I have been watching the responses to the allegations of misconduct by Bill Hybels, as reported in the Chicago Tribune, determining how best to address them…honoring my love of the Church and the people of Willow Creek. My account regarding Bill’s inappropriate behavior toward me has not changed in more than 20 years. I am simply recounting what happened to me. I have nothing to gain from bringing all of this to light. Until recently I thought that the inappropriate actions by Bill were isolated incidents, which is why I kept silent until now.
In July of last year, I became aware for the first time that many of the situations I had encountered with Bill had also occurred with other women spanning more than 30 years, and that there had been an investigation into the matter. These emerged as patterns-what I now believe to be classic behaviors of grooming, perpetration and abuse of power. And when I found out that the most recent allegations were only a few months old, I realized that women were still at risk.
For clarity, I am including more detailed facts of my story below.
In the mid 90’s Bill singled me out on one of my first international trips with the Willow Creek conference team in Australia. During the first leg of the trip, I was told by a leader that Bill liked how I looked and that I was his “type”. Later on that trip, we stopped at a resort to rest for a few days. Bill asked me to go on a bike ride with him. During that ride, he asked me if I thought I might have the spiritual gift of leadership. He told me to take a gifts assessment test and find out, mentioning that he recognized leadership qualities in me. He then told me that I should take good care of my body and stay thin and fit, because leaders are more respected when they are in shape.
At various times over the next months and years, Bill sent subtle and confusing messages.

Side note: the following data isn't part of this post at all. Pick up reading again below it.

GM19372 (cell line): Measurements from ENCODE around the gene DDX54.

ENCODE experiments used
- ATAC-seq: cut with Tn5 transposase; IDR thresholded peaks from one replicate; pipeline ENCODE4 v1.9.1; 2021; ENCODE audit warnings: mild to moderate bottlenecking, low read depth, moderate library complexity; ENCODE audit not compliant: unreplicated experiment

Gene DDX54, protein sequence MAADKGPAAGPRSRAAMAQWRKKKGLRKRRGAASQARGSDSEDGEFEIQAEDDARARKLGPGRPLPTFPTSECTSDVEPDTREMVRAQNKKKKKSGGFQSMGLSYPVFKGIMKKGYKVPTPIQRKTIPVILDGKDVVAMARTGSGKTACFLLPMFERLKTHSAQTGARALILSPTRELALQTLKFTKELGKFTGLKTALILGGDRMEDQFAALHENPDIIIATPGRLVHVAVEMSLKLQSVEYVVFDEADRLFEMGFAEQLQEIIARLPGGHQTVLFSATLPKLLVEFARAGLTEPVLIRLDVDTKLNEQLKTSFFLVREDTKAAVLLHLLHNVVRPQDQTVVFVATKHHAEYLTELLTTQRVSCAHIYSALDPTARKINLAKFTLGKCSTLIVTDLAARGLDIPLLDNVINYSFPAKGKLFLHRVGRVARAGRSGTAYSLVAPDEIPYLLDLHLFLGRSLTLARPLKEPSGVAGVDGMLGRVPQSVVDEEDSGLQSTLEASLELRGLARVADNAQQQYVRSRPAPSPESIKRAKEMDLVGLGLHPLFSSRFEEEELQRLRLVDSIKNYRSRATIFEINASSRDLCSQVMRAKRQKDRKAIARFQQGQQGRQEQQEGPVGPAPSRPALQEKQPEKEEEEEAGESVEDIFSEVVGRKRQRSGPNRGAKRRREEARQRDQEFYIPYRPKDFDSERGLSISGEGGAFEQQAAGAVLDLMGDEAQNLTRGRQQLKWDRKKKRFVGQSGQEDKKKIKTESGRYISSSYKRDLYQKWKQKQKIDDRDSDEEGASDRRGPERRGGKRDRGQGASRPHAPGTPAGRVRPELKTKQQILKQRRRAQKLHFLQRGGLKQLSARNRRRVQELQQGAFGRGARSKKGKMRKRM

The next morning, Bill and I were the first ones at breakfast in the hotel. He pulled me aside and asked me if anything had happened. “You know what happened!” I said, and then he asked me if I was going to tell the elders. I said, “Not this time, but if you ever do anything like this again, I will go to the elders.”
I told Scott shortly after I returned from Sweden, and a few months later I shared it with 3 of my closest friends, all of whom were senior leaders at Willow Creek, including an elder, Betty Schmidt (read Betty's statement here.) I shared it with another close friend and my mother in the months following. Several confirmed the story to the Tribune. Betty asked if they should take it to the larger elder team, and I told her no, that I had confronted Bill and that I warned him not to do it again. At the time, I thought it was simply a weak moment on his part and wanted to be forgiving. I told my friends and trusted leaders, so they would be aware, in case it happened again.
In 2000, I noticed Bill flirting with 5 female leaders that he was mentoring. The term for this behavior among leaders was Bill’s “flavor of the month”. I made an appointment to confront his behavior. I went into his office, sat across from his desk, looked him straight in the eye and listed the women by name (including Nancy Beach), counting on my fingers 1-5. I then said, “You need to knock it off!” He sat silently staring at me. Then I said, “Do you understand what I am saying to you?” He said, “Understood.” I then said, “OK?” and he said, “K”, and I got up and left his office, trembling.
In 2001, Scott and I were asked on a WCA trip to South Africa. Shortly before the trip, Bill called me to his office in the presence of two supervisors and told me, “You’re going. Scott’s staying home. You’re an ‘A Player’, Scott’s a ‘B Player.’” As the team leader, I had to go home and deliver the news to my husband.
I became pregnant and gave birth to my first daughter in December of 2002. In early 2003, while still on pregnancy leave, I was contacted by Willow Creek’s HR department and told that there was an issue. When I returned from my leave, I was told that there were 12-15 people who had issues with me, and that I was not allowed to talk with anyone in the department about it or ask anyone if I had offended them. I was moved to another department and eventually fired with severance. I was given the opportunity to write a resignation letter that painted the situation as my choice to leave. I was required to have it approved by HR, which I did. A couple of years later, a former vocal team member was visiting us in Texas, when she suddenly broke down and tearfully confessed that she had been a part of a plot to remove me from my position. She didn’t go into detail, and she was distraught and crying, so I didn’t press her on it, as I had moved on with my life.
This is what happened to me.
I believe the women who have come forward because our stories are so similar.
For the sake of the other women and for the sake of the church, I cannot stay silent.
“The worst kind of fear isn’t the thing that makes you scream, but the one that steals your voice and makes you silent.” -Abby Norman
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